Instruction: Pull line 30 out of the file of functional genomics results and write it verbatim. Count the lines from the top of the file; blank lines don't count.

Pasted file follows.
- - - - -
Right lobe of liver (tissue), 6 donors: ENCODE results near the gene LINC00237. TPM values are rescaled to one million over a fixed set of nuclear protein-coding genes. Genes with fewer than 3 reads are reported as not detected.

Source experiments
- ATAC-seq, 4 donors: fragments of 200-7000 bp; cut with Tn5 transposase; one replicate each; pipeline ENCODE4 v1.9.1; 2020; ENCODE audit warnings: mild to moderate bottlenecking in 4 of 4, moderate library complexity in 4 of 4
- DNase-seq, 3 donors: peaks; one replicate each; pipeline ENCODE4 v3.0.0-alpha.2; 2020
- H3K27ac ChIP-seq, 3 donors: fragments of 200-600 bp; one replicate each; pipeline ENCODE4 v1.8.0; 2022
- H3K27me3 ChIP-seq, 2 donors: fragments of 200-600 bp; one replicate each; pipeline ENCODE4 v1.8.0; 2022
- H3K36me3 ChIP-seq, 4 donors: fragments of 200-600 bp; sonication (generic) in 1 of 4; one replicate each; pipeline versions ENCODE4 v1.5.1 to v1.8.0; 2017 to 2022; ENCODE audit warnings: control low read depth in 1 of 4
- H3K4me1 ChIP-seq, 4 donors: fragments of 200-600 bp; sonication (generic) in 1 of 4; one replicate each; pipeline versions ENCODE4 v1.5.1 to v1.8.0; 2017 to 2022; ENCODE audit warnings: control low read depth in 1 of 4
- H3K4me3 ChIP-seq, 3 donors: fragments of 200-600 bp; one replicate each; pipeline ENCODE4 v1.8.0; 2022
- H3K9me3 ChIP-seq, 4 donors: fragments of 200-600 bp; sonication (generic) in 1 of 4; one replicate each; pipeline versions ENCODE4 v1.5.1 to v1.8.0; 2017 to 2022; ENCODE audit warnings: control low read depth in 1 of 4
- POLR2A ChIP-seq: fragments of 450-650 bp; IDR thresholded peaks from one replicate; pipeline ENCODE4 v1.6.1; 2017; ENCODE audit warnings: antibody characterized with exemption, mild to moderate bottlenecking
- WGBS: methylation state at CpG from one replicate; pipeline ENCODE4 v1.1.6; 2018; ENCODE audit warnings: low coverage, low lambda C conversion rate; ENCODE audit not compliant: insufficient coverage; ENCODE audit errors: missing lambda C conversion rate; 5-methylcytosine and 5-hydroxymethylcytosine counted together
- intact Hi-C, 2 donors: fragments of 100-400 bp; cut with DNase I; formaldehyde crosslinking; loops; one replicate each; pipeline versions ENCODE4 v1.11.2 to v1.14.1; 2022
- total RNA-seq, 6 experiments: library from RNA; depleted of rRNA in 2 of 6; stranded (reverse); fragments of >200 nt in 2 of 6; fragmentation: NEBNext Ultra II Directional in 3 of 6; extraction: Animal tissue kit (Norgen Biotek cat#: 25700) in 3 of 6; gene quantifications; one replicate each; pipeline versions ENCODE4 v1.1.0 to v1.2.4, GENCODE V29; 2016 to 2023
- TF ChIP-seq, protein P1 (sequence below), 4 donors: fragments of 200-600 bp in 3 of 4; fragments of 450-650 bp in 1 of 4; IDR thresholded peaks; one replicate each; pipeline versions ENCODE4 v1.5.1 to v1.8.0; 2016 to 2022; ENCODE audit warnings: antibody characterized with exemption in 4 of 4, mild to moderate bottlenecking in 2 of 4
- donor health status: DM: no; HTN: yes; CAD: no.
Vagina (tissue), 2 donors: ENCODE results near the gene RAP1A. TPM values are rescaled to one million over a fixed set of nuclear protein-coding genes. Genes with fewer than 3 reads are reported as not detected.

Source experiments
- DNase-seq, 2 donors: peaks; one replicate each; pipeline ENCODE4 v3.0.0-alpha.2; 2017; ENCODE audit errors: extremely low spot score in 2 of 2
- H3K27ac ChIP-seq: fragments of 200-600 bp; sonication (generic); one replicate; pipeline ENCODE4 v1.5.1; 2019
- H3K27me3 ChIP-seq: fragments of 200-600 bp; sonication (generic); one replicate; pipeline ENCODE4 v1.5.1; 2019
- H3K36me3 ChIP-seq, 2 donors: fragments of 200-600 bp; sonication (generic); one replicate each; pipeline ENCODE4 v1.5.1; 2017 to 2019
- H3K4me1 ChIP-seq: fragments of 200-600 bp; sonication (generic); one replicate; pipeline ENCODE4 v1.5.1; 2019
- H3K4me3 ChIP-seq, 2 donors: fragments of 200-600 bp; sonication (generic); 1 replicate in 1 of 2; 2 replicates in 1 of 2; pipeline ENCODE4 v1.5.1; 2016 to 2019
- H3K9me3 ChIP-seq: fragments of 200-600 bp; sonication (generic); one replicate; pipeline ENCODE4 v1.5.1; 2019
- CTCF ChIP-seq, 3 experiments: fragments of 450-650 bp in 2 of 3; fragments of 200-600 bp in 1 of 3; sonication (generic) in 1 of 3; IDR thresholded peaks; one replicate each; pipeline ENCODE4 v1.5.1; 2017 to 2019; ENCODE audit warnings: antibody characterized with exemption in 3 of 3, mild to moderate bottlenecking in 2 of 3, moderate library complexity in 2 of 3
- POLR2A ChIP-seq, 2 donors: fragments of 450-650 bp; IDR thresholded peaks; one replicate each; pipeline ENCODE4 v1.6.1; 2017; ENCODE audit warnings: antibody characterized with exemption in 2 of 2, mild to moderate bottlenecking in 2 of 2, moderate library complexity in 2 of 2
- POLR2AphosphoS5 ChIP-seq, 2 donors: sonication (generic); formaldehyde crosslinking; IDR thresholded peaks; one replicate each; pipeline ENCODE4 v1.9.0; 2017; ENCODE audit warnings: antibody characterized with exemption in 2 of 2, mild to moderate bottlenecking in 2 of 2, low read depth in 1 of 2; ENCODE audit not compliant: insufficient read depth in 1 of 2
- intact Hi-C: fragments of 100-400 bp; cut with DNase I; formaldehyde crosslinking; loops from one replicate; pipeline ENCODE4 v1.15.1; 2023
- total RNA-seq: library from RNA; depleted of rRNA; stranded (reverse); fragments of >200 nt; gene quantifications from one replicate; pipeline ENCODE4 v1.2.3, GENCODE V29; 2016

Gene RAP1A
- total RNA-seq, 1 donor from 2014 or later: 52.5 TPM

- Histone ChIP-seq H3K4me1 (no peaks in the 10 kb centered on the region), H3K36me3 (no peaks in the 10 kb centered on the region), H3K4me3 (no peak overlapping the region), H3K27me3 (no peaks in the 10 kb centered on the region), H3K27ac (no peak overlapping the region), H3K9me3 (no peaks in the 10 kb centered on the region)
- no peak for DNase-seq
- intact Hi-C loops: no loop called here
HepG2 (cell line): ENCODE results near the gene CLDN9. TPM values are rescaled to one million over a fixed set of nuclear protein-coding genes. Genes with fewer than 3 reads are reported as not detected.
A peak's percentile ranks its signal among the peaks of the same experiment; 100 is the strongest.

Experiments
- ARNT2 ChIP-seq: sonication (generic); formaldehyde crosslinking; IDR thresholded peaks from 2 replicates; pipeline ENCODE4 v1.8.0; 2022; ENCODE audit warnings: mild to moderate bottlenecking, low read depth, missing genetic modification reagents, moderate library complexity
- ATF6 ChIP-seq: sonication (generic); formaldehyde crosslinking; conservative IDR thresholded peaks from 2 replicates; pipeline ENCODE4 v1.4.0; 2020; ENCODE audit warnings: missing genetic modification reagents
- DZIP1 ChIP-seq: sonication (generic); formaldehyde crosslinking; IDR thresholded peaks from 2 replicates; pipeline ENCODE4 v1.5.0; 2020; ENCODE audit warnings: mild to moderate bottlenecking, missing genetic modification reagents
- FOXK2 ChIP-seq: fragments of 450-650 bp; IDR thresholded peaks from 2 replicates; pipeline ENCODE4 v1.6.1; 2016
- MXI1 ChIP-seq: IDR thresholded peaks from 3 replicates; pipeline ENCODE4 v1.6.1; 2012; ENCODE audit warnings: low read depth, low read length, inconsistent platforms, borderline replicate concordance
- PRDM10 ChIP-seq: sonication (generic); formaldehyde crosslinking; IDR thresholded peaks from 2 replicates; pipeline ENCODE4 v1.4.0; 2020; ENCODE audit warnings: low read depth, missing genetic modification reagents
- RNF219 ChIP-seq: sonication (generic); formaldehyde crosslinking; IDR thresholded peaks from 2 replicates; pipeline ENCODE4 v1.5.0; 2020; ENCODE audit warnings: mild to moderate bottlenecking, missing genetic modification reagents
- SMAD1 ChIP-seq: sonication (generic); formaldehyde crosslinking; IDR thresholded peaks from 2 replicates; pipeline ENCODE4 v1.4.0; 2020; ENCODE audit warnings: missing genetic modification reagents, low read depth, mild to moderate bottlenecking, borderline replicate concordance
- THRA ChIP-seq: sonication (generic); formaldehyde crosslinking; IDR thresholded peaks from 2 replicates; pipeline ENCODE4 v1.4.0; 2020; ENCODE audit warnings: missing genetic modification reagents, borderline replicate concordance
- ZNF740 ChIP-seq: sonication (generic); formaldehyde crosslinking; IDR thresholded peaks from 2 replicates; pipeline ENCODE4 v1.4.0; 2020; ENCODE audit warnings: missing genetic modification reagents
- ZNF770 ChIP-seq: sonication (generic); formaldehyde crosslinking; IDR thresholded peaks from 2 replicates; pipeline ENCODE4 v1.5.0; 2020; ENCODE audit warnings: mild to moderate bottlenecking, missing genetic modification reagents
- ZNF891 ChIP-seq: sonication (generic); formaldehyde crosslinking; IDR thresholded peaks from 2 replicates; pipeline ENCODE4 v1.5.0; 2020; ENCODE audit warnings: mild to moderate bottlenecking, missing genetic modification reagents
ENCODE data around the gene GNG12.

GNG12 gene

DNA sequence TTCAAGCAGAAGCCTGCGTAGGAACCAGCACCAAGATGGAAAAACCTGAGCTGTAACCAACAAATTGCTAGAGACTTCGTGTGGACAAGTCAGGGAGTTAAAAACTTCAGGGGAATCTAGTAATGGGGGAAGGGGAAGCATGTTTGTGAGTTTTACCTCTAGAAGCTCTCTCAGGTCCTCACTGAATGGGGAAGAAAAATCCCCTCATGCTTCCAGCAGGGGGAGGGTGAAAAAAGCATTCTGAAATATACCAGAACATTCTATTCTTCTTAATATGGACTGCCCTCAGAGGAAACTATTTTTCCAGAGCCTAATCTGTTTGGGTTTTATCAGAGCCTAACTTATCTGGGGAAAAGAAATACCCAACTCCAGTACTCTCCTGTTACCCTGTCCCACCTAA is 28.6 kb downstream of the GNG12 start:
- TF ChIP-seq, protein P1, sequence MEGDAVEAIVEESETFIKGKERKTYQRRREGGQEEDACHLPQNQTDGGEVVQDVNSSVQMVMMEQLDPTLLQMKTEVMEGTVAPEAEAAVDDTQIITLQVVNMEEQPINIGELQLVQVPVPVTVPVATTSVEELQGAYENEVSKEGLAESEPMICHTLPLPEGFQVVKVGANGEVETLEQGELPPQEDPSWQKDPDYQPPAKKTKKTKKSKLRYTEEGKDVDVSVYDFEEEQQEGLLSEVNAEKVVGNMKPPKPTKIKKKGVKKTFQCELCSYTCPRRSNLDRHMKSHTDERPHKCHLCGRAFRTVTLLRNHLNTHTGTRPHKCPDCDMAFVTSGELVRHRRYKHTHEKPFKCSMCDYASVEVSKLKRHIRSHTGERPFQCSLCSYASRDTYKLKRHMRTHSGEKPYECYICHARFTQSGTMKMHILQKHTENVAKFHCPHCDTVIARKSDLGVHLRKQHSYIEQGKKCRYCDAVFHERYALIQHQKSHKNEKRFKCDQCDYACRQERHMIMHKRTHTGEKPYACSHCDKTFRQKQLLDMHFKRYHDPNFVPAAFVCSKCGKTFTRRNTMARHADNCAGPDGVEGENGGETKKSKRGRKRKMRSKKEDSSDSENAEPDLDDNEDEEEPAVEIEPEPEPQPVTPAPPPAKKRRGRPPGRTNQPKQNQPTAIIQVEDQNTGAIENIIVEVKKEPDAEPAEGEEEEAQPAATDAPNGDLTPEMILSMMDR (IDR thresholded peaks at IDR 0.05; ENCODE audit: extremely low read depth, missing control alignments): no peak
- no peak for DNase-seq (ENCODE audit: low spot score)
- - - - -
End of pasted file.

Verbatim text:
- total RNA-seq: library from RNA; depleted of rRNA; stranded (reverse); fragments of >200 nt; gene quantifications from one replicate; pipeline ENCODE4 v1.2.3, GENCODE V29; 2016